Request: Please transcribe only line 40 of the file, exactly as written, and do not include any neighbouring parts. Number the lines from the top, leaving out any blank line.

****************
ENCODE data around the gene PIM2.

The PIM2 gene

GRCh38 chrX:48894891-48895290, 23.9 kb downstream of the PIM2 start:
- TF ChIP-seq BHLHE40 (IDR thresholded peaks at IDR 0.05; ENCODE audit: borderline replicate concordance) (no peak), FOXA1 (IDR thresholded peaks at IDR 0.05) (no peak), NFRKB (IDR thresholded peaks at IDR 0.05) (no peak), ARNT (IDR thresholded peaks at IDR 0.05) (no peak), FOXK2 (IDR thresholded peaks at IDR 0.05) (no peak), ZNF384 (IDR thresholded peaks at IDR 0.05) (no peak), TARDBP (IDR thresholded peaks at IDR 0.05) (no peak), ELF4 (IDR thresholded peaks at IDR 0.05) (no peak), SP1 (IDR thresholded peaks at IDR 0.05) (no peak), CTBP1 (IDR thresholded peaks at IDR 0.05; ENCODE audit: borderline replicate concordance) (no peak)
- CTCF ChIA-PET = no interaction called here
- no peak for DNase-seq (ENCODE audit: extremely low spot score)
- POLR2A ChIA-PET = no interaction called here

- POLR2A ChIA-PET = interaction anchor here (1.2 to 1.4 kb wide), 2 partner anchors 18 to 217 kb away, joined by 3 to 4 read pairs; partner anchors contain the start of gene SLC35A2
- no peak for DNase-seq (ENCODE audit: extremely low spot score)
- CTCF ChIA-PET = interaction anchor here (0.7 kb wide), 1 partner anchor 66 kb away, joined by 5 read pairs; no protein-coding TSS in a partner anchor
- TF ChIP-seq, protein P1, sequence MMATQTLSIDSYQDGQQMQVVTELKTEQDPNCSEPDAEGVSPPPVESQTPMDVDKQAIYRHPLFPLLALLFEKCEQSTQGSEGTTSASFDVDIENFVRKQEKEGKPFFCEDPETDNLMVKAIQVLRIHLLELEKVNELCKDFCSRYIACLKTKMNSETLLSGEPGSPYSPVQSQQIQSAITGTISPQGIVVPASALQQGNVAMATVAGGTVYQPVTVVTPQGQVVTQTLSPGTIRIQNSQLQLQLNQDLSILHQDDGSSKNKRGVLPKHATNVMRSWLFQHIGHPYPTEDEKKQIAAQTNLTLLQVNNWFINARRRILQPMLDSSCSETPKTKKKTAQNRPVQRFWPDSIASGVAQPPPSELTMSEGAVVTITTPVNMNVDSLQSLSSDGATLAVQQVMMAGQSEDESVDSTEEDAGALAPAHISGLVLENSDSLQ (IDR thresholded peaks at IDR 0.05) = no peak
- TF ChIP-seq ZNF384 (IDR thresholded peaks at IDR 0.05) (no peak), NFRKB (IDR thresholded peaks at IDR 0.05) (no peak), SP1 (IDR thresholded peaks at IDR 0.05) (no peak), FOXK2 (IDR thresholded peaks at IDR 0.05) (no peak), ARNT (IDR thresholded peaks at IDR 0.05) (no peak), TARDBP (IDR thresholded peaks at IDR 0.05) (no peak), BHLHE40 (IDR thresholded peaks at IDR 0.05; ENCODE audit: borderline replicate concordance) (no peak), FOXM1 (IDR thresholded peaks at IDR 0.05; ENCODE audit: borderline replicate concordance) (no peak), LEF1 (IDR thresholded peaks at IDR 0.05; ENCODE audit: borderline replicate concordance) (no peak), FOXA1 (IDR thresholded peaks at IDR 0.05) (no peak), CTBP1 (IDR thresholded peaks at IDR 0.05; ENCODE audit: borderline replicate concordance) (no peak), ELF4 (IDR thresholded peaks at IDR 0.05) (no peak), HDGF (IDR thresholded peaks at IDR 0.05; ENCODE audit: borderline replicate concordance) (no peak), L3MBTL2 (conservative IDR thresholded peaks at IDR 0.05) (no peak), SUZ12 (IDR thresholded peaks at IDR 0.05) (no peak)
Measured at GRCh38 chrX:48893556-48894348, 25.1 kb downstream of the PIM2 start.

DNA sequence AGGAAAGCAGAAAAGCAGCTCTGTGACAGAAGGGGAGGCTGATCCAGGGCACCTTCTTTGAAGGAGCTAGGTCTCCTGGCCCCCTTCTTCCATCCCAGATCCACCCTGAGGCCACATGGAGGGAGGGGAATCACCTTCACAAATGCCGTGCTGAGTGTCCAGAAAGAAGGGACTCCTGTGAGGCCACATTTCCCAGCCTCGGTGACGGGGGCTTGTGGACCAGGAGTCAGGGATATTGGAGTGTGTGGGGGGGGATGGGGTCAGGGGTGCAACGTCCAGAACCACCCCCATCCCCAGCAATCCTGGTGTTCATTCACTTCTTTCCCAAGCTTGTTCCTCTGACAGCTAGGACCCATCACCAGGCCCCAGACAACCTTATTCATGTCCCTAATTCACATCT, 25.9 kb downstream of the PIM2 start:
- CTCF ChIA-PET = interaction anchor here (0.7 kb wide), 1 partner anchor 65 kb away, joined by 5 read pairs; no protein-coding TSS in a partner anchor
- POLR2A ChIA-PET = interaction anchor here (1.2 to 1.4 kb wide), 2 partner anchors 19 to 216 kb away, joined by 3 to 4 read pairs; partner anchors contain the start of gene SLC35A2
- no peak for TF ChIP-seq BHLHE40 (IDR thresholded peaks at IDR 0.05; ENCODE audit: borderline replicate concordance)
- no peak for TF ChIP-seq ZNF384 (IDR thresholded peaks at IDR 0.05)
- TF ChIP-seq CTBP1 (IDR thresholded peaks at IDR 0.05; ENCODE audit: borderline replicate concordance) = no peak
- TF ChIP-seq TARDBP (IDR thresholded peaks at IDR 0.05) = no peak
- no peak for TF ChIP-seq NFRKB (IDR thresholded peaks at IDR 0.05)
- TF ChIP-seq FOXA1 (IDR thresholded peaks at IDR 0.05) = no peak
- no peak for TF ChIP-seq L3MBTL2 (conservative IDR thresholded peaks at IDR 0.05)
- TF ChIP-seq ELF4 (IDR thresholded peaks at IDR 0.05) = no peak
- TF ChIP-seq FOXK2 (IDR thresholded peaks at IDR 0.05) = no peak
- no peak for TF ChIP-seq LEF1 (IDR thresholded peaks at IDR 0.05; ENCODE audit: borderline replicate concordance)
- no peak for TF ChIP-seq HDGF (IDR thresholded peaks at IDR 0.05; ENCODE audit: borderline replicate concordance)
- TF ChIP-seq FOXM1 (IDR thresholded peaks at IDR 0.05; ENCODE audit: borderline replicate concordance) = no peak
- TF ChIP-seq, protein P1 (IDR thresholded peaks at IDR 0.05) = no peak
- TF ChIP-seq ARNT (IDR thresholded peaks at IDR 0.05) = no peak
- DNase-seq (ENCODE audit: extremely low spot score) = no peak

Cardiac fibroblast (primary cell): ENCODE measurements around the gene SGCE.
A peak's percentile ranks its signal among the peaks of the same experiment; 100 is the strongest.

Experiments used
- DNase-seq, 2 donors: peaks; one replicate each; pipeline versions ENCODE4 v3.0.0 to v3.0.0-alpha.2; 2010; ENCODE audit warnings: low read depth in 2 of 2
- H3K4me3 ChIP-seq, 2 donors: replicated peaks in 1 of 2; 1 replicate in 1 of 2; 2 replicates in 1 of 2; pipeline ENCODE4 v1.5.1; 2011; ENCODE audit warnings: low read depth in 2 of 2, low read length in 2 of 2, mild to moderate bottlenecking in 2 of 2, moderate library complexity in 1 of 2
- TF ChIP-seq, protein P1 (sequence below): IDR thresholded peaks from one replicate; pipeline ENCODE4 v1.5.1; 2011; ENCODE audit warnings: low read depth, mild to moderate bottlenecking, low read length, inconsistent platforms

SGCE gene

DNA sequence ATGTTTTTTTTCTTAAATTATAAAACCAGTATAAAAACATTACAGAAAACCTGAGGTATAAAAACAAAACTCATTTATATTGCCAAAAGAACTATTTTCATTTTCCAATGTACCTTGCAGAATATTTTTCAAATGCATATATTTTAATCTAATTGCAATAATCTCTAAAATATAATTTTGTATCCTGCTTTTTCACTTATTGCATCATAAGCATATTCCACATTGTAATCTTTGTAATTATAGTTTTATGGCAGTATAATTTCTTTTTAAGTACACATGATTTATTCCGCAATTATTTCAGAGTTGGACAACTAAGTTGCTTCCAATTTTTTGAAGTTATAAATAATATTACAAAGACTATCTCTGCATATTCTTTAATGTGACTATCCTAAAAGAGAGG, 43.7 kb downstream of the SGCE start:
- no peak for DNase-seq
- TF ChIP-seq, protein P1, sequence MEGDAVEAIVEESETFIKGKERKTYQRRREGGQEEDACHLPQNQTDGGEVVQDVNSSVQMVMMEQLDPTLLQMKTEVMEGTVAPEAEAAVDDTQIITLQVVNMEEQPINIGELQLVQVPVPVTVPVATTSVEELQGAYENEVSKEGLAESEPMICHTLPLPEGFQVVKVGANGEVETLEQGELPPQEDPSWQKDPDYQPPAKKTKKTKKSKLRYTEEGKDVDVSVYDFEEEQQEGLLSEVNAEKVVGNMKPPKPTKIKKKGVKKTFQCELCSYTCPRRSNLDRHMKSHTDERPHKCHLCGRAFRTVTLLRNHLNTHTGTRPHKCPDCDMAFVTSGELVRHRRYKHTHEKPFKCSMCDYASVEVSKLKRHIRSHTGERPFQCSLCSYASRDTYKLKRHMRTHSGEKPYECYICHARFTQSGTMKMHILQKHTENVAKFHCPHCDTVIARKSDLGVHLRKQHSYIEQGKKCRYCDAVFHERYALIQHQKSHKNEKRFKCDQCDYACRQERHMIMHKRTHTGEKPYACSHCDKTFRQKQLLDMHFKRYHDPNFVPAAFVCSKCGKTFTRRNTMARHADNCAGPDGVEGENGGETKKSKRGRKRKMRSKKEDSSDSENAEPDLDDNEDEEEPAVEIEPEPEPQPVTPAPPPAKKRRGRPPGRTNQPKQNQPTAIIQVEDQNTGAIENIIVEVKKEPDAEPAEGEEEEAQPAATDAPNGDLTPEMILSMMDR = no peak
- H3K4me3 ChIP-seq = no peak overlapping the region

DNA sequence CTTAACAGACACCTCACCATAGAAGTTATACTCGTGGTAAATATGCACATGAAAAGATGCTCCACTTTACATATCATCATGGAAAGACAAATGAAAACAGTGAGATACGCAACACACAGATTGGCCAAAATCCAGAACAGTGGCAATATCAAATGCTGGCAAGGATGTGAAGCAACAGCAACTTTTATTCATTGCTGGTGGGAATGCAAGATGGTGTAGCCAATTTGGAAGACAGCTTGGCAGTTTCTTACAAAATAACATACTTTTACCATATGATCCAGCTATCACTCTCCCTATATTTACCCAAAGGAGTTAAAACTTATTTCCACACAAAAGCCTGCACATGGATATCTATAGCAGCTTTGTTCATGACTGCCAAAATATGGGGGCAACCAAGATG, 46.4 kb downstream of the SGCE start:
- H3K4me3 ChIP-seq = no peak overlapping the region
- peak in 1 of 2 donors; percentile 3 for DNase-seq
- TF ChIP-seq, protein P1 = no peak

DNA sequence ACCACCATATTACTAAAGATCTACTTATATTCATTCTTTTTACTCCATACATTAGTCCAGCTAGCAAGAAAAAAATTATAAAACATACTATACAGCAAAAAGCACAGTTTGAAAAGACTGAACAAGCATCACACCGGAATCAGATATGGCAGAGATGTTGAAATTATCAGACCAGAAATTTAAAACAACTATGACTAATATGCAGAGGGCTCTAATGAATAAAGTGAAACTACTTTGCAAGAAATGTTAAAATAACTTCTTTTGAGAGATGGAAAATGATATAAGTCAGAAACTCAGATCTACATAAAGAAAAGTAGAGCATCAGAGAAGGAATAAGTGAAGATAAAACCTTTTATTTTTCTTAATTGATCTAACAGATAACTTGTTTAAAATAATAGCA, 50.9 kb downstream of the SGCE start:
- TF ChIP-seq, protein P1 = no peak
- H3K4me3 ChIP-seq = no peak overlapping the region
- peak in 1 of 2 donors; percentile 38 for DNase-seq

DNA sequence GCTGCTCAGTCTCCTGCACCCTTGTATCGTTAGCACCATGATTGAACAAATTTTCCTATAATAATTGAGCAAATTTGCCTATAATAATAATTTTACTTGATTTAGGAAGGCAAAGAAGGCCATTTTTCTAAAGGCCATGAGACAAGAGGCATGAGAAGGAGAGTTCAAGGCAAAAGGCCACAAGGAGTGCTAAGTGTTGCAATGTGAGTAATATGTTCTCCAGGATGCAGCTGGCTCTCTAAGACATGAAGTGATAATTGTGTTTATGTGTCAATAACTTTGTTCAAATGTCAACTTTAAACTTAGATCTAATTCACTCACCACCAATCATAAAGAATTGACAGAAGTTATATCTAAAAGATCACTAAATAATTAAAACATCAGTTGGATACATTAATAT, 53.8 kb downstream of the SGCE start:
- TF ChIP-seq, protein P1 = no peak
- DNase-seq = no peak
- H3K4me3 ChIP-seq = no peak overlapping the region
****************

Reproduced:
- no peak for DNase-seq